CHICAGO (AP) - Public employees could see significant reductions in long-term retirement income under a proposed bill that Illinois legislative leaders are pushing as a way to solve the worst-in-the-nation pension crisis. One of the biggest cuts would come from a change in annual cost-of-living adjustments. The proposal would change the COLA increase from the current rate of 3 percent compounded annually on the full annuity benefit. Retirees instead would receive increases at that rate only up to a certain amount of annuity benefit.
The Center for Tax and Budget Accountability has developed a formula to calculate estimated changes in retirement income over the years if the bill passes, based on the best information available right now, pension specialist Amanda Kass said.
Here are three scenarios:
Employee 1: Retired teacher, 30 years of service
Initial annual benefit: $67,000
Annual pension benefit after 20 years of retirement: $120,680 a year under the current pension system; $91,000 under the proposed changes
Cumulative 20-year decrease: $282,632
Employee 2: Retired Department of Children and Family Services caseworker, 20 years of service
Initial annual benefit: $50,000
Annual pension benefit after 20 years of retirement: $90,306 under current system; $63,000 under proposed changes
Cumulative 20-year decrease: $261,215
Employee 3: Central Management Services data processor, age 43, planning to retire in 15 years with 30 years of service
Initial annual benefit: $72,000
Annual pension benefit after 20 years of retirement: $130,000 under current system; $85,400 under proposed changes
Cumulative 20-year decrease: $441,700
Police say an employee of an Ellisville jewelry store fired a gun at two men who robbed the store this morning.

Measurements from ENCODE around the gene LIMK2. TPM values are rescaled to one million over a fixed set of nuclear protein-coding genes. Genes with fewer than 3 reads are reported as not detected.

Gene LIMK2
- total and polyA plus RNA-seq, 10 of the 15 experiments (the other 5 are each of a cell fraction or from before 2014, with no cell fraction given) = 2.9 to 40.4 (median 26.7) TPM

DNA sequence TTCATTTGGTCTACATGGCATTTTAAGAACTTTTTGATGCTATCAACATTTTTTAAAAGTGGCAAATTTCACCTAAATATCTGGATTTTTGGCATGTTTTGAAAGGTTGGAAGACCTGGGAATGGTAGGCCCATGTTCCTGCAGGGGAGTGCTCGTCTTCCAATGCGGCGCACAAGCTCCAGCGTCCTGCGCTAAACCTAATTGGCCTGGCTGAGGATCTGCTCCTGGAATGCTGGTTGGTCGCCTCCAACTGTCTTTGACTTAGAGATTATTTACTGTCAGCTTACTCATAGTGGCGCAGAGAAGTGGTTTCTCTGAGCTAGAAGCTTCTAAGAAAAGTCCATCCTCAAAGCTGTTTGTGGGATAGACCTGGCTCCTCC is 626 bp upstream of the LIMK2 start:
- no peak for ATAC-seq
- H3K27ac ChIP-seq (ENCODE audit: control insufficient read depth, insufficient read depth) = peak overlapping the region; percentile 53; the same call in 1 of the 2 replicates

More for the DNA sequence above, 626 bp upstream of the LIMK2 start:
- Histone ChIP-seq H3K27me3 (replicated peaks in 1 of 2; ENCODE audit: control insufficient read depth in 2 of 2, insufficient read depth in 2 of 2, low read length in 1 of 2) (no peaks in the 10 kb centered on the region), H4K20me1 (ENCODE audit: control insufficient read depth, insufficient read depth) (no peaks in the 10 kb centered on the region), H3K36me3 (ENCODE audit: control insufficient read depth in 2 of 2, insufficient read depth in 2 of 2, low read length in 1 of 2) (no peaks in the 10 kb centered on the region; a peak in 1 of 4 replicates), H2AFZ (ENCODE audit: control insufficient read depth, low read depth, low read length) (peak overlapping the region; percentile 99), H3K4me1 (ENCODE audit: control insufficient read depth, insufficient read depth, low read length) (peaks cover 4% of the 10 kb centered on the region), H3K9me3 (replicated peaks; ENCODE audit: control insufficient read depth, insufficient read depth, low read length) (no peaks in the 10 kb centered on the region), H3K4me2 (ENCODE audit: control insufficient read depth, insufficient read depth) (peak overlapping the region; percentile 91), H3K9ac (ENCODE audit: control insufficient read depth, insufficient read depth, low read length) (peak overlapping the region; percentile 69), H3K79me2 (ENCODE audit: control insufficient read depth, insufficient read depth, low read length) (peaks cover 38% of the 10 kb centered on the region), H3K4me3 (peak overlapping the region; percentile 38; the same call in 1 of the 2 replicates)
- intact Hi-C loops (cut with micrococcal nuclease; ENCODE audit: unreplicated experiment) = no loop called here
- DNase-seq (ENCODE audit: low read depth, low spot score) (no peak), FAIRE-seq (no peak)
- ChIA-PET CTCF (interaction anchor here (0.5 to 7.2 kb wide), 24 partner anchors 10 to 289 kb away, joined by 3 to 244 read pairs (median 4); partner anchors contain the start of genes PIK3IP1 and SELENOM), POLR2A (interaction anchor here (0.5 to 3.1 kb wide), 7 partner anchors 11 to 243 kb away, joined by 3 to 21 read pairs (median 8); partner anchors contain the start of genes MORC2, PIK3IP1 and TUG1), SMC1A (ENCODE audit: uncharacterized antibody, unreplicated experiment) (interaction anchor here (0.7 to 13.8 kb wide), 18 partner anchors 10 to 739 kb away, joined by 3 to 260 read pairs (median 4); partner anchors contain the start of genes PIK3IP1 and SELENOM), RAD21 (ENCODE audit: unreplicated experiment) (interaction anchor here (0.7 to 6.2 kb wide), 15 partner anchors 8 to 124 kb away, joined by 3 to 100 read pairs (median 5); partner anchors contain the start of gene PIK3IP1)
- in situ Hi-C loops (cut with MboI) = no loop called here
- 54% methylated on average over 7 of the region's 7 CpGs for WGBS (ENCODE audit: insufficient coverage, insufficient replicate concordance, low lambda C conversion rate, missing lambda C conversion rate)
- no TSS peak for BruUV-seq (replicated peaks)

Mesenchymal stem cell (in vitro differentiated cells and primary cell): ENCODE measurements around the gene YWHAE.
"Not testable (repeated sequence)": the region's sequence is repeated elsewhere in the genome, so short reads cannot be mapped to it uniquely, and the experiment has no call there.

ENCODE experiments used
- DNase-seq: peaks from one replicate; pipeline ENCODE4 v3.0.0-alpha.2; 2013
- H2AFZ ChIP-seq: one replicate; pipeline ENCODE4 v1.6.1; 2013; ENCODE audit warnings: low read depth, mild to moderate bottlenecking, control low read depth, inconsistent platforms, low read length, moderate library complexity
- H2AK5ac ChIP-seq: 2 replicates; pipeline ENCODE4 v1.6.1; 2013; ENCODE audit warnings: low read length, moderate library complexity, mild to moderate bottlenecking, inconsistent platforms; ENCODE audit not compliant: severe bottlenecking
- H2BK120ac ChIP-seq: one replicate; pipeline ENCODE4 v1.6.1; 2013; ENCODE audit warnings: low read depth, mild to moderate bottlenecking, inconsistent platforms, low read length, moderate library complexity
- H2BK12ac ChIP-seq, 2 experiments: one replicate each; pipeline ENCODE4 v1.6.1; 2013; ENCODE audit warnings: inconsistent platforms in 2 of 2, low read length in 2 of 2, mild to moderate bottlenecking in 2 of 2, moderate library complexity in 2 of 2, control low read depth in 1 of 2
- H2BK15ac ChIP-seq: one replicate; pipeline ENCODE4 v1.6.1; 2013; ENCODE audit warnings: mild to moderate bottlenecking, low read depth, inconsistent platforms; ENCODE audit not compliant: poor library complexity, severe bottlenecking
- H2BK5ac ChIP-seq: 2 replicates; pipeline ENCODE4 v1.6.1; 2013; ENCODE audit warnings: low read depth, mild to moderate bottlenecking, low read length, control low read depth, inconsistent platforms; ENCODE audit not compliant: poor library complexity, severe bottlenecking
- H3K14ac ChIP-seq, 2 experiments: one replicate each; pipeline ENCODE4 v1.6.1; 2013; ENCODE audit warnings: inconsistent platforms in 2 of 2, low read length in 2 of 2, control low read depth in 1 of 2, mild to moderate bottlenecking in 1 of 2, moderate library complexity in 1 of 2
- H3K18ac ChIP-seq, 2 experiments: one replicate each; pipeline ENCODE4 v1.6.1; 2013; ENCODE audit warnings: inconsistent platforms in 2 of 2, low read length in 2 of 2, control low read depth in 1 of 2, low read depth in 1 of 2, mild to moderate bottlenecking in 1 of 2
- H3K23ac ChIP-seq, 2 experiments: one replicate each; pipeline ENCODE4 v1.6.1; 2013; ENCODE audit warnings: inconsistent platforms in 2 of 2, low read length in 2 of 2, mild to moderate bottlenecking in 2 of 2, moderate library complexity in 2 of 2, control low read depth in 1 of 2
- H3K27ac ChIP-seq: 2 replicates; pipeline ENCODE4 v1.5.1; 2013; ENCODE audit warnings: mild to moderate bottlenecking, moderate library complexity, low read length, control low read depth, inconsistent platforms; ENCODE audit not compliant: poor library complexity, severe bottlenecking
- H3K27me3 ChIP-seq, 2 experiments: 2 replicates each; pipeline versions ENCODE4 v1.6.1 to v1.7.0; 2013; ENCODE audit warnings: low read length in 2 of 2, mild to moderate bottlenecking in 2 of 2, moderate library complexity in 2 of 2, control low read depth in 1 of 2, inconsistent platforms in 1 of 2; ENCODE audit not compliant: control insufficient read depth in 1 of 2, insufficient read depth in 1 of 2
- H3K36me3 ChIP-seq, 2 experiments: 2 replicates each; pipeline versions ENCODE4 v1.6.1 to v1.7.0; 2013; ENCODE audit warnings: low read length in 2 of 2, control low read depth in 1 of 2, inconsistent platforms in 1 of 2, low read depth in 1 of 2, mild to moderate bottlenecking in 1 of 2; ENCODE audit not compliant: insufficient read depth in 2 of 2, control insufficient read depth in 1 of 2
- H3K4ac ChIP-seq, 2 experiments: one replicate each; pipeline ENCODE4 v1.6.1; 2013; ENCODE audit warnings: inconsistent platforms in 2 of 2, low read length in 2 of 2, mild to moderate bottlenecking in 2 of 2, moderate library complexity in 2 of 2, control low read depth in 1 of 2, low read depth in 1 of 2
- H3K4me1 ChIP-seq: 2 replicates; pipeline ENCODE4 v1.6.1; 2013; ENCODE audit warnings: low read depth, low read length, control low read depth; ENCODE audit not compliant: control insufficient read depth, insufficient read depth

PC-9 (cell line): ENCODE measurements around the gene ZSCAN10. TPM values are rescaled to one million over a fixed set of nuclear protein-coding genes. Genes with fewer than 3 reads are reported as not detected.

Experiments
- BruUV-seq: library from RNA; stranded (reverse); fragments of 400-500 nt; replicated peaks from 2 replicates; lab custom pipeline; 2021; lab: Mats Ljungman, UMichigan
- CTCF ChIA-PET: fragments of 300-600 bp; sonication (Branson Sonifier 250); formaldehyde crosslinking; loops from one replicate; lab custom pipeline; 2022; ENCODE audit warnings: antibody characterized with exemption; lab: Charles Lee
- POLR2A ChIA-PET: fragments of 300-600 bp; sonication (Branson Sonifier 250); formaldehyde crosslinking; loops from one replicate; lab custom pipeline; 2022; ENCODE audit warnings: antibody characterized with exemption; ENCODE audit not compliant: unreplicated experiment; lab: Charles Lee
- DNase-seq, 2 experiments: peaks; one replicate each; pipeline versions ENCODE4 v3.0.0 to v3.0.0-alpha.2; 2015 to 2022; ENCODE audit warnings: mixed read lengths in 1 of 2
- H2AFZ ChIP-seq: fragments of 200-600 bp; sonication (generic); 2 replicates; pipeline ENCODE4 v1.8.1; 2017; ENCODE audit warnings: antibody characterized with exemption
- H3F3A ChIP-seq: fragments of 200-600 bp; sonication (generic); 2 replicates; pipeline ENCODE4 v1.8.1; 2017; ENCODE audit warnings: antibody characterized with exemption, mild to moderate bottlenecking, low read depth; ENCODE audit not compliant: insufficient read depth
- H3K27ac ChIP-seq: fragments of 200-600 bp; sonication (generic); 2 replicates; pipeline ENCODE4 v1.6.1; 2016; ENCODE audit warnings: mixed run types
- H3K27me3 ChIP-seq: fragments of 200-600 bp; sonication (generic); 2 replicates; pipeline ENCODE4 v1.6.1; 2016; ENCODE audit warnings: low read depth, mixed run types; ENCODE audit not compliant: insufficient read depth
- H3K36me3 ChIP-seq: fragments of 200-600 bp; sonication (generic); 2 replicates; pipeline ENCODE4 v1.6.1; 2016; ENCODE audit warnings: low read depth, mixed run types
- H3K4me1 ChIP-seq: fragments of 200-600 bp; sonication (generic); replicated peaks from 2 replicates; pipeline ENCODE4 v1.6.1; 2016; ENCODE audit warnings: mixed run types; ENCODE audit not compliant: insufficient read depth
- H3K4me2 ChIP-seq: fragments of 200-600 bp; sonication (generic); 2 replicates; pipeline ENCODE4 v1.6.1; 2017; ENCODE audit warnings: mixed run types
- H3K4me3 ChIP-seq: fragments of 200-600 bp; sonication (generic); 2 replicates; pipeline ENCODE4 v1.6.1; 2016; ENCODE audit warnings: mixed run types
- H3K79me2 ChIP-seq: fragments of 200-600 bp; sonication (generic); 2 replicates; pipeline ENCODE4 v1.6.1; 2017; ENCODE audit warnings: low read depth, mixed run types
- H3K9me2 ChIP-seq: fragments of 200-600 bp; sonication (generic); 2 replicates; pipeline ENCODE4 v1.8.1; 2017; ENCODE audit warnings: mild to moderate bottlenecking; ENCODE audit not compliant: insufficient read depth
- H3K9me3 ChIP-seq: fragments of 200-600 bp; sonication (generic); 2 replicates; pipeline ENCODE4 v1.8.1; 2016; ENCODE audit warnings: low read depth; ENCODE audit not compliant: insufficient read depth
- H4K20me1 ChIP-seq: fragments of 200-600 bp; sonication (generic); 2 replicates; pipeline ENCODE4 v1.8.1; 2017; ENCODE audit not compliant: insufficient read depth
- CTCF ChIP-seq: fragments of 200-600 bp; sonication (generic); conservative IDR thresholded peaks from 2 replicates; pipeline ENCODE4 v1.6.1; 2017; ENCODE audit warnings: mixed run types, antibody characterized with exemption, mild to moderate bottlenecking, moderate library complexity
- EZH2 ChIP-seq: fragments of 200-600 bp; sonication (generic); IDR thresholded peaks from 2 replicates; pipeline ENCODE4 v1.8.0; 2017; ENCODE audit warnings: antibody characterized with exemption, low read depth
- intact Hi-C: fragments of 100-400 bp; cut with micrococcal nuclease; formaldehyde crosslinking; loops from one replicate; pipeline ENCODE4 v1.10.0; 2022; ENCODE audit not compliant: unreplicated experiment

The incident started just after 10 AM when one of the suspects asked an employee to show him an expensive watch. The suspect then grabbed the watch and ran in the parking lot. Two employees chased the suspect out of the store. Officers say there was a physical altercation between the suspects and employees in the parking lot. But, when the suspect got into a waiting car, one of the employees pulled out a gun and fired several shots at the suspects.
Police captured the suspects after a short car chase ended in a crash near the Chesterfield mall. Officers recovered the watch the men had stolen--a Rolex worth nearly $35,000.
The suspects have not been identified.
CHICAGO (AP) - Illinois is beginning to let immigrants apply for a driver's license if they're living in the U.S. illegally.
The Chicago Sun-Times reports appointments begin Tuesday for people to take license tests at two locations - one in Chicago and one in Springfield.
Four locations will offer the license exams by the end of the month. And about three dozen will offer the exams in January.
So far, more than 5,500 people have scheduled appointments.
The licenses are valid for three years and may be used only for driving. They can't be used as identification for activities like boarding a plane, voting or buying a firearm.
Supporters say the law will save Illinois motorists money and make roads safer. But critics say there's a potential for identity fraud.